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Re: demographics of debian users (was: ratio of male vs. female debian users)


I usually agree with your moderate view on many topics but the following
one, I think, is not politically correct attitudes to my eye.  This may
not be something you intended to do.

On Thu, Jul 18, 2002 at 12:58:09AM +0100, Colin Watson wrote:
> On Thu, Jul 18, 2002 at 06:55:58AM +0800, Dan Jacobson wrote:
> > Joey Hess wrote:
> > Joey> [1] Which is at least better than the people who blackhole south korea
> > Joey>     because "they're all spammers", and then wonder why they're unable
> > Joey>     to communicate with certian debian develpers.
> > 
> > And those western culture snobs who send me personal email and which
> > then bounces when I reply getting "Sorry, we don't accept mail from
> > [shudder] Taiwan Spam ISPs", as the window rolls up and their
> > chauffeur drives away.
> I prefer filtering mail based on the character set, which I think is
> much more reliable. After all, even if somebody did send me an e-mail in
> Korean, I'm not going to be able to read it.
> SpamAssassin takes care of enough of the rest that whatever does slip
> through doesn't bother me too much, and I filter rather than bounce so
> that I can deal with the very occasional false positive. That said,
> these two rules haven't had any false positives for me yet:
>   # TODO: If this works, /dev/null?
>   :0:
>   * ^Content-Type: .*charset="?ks_c_5601-1987
>   spam

I do not think this is right thing to do.  This is as bad as filtering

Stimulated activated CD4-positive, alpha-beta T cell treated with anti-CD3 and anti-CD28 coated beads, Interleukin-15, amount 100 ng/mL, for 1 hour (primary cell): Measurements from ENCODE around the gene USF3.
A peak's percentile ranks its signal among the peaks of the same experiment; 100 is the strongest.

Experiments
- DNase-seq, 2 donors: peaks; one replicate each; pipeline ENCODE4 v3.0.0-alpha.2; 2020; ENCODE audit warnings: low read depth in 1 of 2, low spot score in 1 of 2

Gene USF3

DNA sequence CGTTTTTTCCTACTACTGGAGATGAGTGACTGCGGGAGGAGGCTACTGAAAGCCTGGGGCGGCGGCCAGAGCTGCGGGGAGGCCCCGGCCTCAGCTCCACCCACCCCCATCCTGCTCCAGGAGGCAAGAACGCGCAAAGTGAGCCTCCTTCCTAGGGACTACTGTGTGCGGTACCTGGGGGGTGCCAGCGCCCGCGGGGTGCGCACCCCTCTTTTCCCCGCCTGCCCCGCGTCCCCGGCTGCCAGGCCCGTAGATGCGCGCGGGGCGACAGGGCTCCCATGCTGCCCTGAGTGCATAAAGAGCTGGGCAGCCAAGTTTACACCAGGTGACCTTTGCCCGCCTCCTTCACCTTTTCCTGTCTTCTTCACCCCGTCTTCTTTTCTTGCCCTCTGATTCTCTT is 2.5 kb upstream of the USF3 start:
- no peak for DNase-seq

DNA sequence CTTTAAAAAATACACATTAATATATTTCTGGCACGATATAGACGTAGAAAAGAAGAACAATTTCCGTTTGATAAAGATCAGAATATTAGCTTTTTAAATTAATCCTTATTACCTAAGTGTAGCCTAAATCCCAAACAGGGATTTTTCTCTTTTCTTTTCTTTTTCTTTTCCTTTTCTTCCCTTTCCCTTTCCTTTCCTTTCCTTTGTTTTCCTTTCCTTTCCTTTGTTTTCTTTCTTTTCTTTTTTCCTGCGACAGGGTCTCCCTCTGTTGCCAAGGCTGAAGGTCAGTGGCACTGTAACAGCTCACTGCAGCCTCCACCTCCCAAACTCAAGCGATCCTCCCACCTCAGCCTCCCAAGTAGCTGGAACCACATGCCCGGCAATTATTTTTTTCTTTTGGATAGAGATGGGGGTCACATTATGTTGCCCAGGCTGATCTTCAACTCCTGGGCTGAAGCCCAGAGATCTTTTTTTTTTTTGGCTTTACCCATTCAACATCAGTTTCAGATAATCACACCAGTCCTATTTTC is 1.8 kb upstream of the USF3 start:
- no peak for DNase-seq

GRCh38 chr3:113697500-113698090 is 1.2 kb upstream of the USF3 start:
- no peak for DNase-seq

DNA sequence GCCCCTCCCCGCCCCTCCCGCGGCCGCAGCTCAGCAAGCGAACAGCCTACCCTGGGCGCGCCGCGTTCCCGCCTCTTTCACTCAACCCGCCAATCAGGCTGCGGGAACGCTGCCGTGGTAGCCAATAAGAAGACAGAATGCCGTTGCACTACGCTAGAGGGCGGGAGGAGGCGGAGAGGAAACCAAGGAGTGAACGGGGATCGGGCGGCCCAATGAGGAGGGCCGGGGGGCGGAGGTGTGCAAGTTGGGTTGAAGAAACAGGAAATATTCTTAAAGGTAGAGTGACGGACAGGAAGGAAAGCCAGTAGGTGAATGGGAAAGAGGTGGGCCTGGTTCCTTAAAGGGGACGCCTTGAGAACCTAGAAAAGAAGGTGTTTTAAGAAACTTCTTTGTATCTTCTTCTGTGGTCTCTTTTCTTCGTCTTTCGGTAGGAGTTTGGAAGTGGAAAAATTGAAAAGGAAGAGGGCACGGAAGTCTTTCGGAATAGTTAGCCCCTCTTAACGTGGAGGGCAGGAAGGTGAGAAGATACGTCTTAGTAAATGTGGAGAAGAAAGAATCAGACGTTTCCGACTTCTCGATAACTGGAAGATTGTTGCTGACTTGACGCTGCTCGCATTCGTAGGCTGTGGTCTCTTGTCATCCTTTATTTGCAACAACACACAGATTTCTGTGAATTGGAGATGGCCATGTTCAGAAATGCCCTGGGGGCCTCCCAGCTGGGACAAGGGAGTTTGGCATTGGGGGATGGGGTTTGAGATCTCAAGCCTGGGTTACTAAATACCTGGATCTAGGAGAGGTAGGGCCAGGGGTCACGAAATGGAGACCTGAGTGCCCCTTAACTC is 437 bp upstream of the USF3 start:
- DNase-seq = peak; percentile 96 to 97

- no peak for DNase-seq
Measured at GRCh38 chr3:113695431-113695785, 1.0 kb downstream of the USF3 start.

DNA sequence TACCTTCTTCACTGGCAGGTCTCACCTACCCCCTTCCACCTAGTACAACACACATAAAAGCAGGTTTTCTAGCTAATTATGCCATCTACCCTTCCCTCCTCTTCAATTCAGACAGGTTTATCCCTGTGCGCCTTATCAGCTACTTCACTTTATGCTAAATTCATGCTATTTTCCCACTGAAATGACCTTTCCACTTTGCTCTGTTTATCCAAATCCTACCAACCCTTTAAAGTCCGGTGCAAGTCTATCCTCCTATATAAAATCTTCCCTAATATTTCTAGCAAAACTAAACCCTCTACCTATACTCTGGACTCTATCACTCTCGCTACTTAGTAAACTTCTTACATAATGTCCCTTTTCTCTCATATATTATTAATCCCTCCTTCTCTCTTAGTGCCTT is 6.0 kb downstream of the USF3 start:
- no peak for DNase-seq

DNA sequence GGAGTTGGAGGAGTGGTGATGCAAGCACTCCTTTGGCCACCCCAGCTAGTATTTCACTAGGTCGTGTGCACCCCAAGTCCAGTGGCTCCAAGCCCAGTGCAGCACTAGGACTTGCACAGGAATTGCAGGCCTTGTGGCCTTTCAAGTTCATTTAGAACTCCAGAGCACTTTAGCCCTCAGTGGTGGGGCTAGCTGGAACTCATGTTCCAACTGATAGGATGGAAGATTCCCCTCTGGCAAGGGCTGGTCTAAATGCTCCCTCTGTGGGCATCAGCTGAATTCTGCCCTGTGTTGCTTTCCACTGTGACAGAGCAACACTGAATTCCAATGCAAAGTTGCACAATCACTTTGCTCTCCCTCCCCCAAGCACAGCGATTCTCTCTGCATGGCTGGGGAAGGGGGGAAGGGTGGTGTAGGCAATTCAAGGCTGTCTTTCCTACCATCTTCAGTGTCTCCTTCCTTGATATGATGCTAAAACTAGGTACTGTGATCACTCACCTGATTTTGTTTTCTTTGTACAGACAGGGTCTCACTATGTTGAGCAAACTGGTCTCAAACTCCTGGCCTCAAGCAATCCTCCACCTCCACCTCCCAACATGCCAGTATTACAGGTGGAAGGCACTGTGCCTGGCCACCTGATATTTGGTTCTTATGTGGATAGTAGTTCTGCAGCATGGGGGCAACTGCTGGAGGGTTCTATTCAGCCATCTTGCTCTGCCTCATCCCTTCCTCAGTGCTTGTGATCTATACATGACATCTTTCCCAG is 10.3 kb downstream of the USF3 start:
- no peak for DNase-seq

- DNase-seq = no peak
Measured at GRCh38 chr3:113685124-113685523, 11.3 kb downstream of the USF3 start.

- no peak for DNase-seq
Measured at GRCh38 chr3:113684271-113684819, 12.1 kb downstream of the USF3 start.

by domain name etc.  (I understand that this prevents many spams with
minimum CPU cycle.)

>   # Apparently this is a legally-required Korean tag meaning "hello, I'm
>   # spam." For once, I'm going to believe the spammers.
>   :0:
>   * ^Subject: (.?±¤°í|.*±¤°í.?$)
>   spam

I use similar high bit filter mechanism and it captures all Korean Spams.


Difference is the former will catch legitimate postings which use only
ASCII code and is from a user who uses Korean version of windows MUA

Whether you use high-bit or not, stupid windows client tends to label
mail with local encoding (This is version dependent behavior.)
Kindness to those poor people who happens to use windows may be
desirable :)

~\^o^/~~~ ~\^.^/~~~ ~\^*^/~~~ ~\^_^/~~~ ~\^+^/~~~ ~\^:^/~~~ ~\^v^/~~~ +++++
 Osamu Aoki @ Cupertino CA USA
 See "User's Guide":     http://www.debian.org/doc/manuals/users-guide/
 See "Debian reference": http://www.debian.org/doc/manuals/debian-reference/
 "Debian reference" Project at: http://qref.sf.net

 I welcome your constructive criticisms and corrections.

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